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has anyone ever eaten brains?

Discussion in 'Social Life, Food & Drink, Travel' started by GQgeek, Sep 11, 2006.

  1. Nantucket Red

    Nantucket Red Senior member

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    They were a Gnostic ophite sect who engaged in orgies, and generally did sexually depraved, unhygienic things.

    In other words, the forerunners of internet porn.
     
  2. Ivan Kipling

    Ivan Kipling Senior member

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    I still can't find that recipe. But, I remember that Grandfather used to braise his brains, then pour a white sauce, over them. The white sauce had garlic, and lemon. He'd throw five or six garlic cloves into the sauce, whole, along with the juice of one lemon. Let the sauce simmer slowly, for about an hour, stirring whenever necessary. Add extra milk (always hot,) if sauce gets too thick. Discard the garlic cloves; spread them over French bread. Garnish with extra brains and parsley.
     
  3. Concordia

    Concordia Senior member Dubiously Honored

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    My dad had a medical school classmate who did. Unintentionally.

    Apparently, he was fond of bringing to school a sandwich made of some pressed turkey loaf that had an uncommon resemblance to brains. It didn't take too many donations during an anatomy unit to make the swap possible.

    In defense of my dad's other classmates, this guy was said to have been a real prick, whose professional apogee had occurred 15 years earlier when he built rockets for Hitler.
     
  4. Kent Wang

    Kent Wang Senior member Dubiously Honored Affiliate Vendor

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    Wernher von Braun? Or was he one of the slave laborers that assembled the rockets?
     
  5. Concordia

    Concordia Senior member Dubiously Honored

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    One of the junior engineers. Got tired of designing refrigerators in post-War Canada and went to Med school.
     
  6. EL72

    EL72 Senior member

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    One of the junior engineers. Got tired of designing refrigerators in post-War Canada and went to Med school.

    Ah, yes. Good old Canada, where the post-WW2 slogan was: "we've never a met a nazi we didn't like".
     
  7. RJman

    RJman Senior member Dubiously Honored

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    One of the junior engineers. Got tired of designing refrigerators in post-War Canada and went to Med school.
    Shows a lack of imagination. He could have designed fridges to be dropped on London.
     
  8. JLibourel

    JLibourel Senior member

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    I tried frying brains and eating them back in my bachelor days. As I recall, they were a little insipid but not bad. A better chef (almost everybody who can cook) would probably have done better.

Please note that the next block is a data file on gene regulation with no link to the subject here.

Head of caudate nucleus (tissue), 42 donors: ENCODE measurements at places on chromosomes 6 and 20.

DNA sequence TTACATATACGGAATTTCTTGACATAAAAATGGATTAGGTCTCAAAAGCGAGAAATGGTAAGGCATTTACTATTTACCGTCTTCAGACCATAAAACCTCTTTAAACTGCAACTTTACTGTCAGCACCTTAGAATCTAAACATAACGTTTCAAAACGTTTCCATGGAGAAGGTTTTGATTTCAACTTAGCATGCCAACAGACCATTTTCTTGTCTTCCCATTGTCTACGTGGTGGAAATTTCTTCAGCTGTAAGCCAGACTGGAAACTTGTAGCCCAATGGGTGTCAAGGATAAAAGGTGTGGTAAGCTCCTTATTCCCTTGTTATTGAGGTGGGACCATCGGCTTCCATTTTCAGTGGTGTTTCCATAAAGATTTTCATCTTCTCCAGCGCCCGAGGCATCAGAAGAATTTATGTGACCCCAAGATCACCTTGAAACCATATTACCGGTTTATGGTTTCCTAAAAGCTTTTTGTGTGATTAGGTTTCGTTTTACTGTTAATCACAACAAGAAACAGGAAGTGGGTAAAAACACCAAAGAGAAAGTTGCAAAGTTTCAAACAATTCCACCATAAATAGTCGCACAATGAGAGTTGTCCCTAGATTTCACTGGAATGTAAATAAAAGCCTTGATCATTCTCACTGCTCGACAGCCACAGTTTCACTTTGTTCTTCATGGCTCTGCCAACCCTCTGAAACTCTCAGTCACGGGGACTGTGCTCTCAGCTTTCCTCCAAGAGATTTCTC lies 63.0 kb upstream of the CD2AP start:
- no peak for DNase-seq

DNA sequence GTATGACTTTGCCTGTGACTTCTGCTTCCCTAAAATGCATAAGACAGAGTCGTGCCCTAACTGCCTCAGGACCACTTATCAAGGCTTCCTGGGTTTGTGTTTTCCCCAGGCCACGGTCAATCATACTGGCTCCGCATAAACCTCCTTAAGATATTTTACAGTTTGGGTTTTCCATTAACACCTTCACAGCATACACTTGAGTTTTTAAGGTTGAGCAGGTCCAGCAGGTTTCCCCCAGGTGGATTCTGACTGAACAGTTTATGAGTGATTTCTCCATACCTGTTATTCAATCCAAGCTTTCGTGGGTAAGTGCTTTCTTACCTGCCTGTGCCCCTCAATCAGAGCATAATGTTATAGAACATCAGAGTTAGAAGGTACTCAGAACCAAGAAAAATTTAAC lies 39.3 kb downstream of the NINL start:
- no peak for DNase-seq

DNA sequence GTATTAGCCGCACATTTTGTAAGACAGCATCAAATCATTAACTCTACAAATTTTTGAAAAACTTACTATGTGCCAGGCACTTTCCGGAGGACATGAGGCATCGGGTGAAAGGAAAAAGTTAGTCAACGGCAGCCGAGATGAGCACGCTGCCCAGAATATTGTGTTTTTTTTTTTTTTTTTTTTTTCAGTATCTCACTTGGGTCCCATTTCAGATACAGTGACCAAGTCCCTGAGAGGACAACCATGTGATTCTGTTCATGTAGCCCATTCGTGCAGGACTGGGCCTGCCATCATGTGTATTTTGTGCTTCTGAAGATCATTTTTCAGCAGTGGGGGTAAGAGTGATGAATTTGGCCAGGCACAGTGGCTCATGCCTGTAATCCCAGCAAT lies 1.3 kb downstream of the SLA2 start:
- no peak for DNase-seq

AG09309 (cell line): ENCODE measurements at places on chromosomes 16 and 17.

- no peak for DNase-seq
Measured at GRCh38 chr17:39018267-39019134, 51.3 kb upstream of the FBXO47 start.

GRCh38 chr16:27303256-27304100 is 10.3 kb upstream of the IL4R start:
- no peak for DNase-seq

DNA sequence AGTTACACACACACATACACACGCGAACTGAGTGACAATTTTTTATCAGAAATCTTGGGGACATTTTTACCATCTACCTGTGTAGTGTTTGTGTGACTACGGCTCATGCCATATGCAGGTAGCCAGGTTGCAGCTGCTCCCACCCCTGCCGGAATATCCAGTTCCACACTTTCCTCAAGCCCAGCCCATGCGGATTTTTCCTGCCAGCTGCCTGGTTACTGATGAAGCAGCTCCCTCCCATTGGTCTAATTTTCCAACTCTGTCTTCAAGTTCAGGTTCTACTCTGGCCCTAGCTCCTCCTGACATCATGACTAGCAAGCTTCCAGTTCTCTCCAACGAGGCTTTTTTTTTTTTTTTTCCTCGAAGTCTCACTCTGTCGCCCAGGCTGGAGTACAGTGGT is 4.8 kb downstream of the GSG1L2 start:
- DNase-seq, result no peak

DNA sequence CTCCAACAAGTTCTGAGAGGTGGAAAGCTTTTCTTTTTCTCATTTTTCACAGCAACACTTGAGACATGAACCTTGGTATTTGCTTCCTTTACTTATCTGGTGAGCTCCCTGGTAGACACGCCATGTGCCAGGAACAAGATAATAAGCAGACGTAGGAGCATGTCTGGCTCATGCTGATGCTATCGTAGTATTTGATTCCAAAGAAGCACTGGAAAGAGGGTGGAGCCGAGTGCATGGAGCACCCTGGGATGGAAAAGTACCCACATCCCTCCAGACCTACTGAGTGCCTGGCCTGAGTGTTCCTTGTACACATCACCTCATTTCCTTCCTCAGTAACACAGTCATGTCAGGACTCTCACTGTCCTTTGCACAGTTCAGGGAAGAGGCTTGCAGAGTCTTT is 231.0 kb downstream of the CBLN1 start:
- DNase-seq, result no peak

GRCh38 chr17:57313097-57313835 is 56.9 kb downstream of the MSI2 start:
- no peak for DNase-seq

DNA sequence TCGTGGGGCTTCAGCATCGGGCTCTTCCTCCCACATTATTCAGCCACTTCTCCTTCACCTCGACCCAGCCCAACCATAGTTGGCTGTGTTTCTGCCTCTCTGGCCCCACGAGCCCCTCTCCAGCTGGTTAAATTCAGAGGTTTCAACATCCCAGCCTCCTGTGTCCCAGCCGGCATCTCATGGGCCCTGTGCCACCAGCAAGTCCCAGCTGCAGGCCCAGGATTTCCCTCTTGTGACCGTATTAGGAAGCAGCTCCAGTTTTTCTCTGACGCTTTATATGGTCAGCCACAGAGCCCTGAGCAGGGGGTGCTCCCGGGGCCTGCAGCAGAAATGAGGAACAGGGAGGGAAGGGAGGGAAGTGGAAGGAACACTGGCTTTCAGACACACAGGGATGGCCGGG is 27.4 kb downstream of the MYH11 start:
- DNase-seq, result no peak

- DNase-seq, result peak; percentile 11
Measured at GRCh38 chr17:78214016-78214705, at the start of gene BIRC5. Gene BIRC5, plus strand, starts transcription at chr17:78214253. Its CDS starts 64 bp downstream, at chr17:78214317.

My mother said that she commonly ate brains with scrambled eggs in the pre-WWII era. Several of my friends told me their parents were fond of this dish as well.

    As a general matter, organ meats and other offbeat body parts of animals seem much less commonly consumed than 50-odd years ago. Tongue was a common delicacy in our house and a great delight. The very thought of it fills my wife and her son with horror. Liver was something we ate very commonly. It was deemed particularly healthful. Again, I don't think nearly as much of it is consumed these days. I don't know how long it's been since I've been in a restaurant that had sweetbreads on the menu. I used to relish them. I used to cook and eat beefheart sometimes. The taste and consistency seemed about halfway between ordinary muscle meat and liver.

    I wonder if some of the contemporary aversion to organ meats isn't, perhaps prudently, based on a fear that these have been more contaminated by hormones and other drugs, pesticides and the like.
     
  9. EL72

    EL72 Senior member

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    I wonder if some of the contemporary aversion to organ meats isn't, perhaps prudently, based on a fear that these have been more contaminated by hormones and other drugs, pesticides and the like.

    That would be too rational. I think it has more to do with how far removed people today are from the origin of the foods they eat. We live in a world where you can eat all kinds of meat and veggies and never had any idea how these things look in their natural state or how they got to your plate. People no longer grow foods or kill animals. We buy pre-packaged, processed, sanitized foods without all their bits and pieces. Most North Americans I know (including my wife) won't eat a fish dish if it's served whole with its head, eyes... that would remind them they're eating another animal. Give them a filet of sole or whatever and the're fine. The less fishy the taste the better too. North Americans' voracious appetite for white chicken meat is also part of this phenomenon. Also, people today are very picky eaters because no virtally no one goes hungry anymore whereas before you ate what was served to you and were happy to simply have a meal.
     

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